Britain set to sail into the world, but huge problems remain

20/04/2019 Posted by admin

London: We still don’t know exactly what Brexit will look like.
Nanjing Night Net

But after Theresa May’s no-holds-barred speech on Tuesday, we’ve at last got a very good idea of what it won’t look like.

It won’t look like what a substantial portion of the country was hoping for: a soft, gentle nudging of Britain away from Brussels.

Instead, May sang the Rule Britannia chorus, as this plucky country sets sail into the world – and its old empire – to become a trading superpower.

Dwindling in the background is Europe: a valuable economic and anti-terrorism partner, sure, but a stagnant one, with stifling bureaucracy, interfering judges and too many migrants who don’t count among the “best and brightest” that Britain actually wants.

May even had the cheek to offer some parting advice to the EU: loosen up, guys, she said. Try to celebrate your differences a bit more.

Oh, and by the way, screw us on the Brexit deal and we will shaft the entire continent by setting up the world’s biggest tax haven on your doorstep, even if it costs us our entire social safety net and health system, so there.

No wonder the French and German ambassadors attending May’s speech – sat next to each other by the Foreign Office in case they needed a friendly shoulder to cry on – were shaking their heads in anger by the end.

After wrestling for months with the alternatives, the government has decided to go for broke. Britain won’t be a Norway or a Switzerland, swapping some rights and powers for a slice of what the EU offers.

It’s out. Brexit definitely means Brexit.

The plan sounds simple – and there is no reason it’s impossible.

But it presents huge, prickly problems to solve.

Central to May’s plan is a free-trade agreement with the EU. Lacking that, stifling new trade barriers will rise between “global Britain” and its biggest trading partners. Even with the best will in the world (which, after that speech, there may not be), it would be remarkable if this ponderous, fractious continent could forge and strike a deal that satisfies everyone in even twice the two years that May allotted.

The EU’s trade deal with Canada, literally the friendliest country in the world, was signed in October after a last-minute debacle when ornery Walloons managed to derail the whole thing for a couple of weeks and needed last-minute concessions to come to the party.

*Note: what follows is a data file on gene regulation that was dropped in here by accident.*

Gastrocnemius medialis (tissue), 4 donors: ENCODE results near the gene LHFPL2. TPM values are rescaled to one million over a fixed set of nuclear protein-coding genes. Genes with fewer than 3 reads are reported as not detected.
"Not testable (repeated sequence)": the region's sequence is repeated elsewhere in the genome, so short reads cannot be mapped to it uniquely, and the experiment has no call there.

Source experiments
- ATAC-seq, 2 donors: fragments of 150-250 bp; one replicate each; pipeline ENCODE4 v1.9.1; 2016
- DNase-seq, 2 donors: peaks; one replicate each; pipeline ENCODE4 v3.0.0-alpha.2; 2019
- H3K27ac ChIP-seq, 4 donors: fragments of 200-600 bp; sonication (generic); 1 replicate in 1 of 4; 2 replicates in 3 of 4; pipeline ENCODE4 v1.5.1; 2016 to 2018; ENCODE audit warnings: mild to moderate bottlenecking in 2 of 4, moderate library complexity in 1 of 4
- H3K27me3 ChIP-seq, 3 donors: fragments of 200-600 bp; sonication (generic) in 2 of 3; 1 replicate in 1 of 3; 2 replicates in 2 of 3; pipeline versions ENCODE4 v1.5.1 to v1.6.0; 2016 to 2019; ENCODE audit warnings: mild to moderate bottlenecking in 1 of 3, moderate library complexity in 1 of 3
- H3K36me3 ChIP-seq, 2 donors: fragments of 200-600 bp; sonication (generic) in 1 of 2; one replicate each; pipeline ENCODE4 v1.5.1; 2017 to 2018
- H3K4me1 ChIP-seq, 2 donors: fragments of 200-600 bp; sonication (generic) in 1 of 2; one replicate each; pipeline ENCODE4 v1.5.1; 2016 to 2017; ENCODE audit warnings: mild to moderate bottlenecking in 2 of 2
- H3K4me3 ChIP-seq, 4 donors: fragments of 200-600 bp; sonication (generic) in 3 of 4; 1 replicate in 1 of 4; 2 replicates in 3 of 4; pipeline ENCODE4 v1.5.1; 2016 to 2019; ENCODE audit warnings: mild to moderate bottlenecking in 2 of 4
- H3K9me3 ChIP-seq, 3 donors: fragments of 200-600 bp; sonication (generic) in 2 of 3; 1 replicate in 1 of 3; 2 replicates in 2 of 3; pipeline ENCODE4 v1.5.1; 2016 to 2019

That deal took seven years from conception to signature. And it still won’t come into effect until it’s been passed by every European parliament.

Then there’s the customs union. Britain has to be out of it, or it can’t do its own trade deals. But it doesn’t want to be too far out, otherwise it will add significant cost to the flow of goods and services to and from the continent.

The Prime Minister skated over the details for good reason: there’s no obvious way to achieve what she wants.

And then … May surprised everyone by conceding that Parliament will get a vote on the final Brexit deal.

When pressed, she didn’t say what would happen in the entirely possible scenario that a grumpy, Remain-stacked House of Lords, which can’t be threatened with an election, turns it down.

Instead she affected a breezy optimism that they would wave it through.

And then there’s the issue of EU citizens currently living and working in Britain. May said she wanted them to keep their rights. She didn’t say what rights, but presumably she meant the rights to work and live here.

It’s not hard to say, but it’s a nightmare to put into practical effect within two years: more than 2 million people will need to be given a visa, or a passport, or whatever. They will have to prove their right to stay, they will have the right to appeal: those in the know simply throw up their arms and say it would be impossible, or at least stunningly expensive.

And then … and then … and then there’s the Irish problem. Peace on that island was predicated on an open border between south and north. But it will now be the only land border between the UK and the EU, a line where the UK must police immigration and whatever new tariffs result from its new trade policy.

May said there would be a “practical solution”. In other words, there exists some way to have a border with new, strict controls on people and goods, but that also lets them through more or less like before.

It’s reminiscent of Fermat’s Last Theorem – a mathematical conjecture whose creator in 1637 wrote confidently in the margin next to it, “I have discovered a truly marvelous proof of this, which this margin is too narrow to contain.”

Mathematicians didn’t manage to find this solution until 1995, 3½ centuries later.

Hopefully, the legal, political and practical hurdles raised by Britain’s Brexit plan – of which I’ve hardly scratched the surface – will be jumped one by one, knocked over or otherwise dodged in considerably less than three centuries.

But, to (mis)quote another British prime minister who had to deal with angry Germans: this isn’t the end, or even the beginning of the end, but only the end of the beginning.

This story Administrator ready to work first appeared on Nanjing Night Net.

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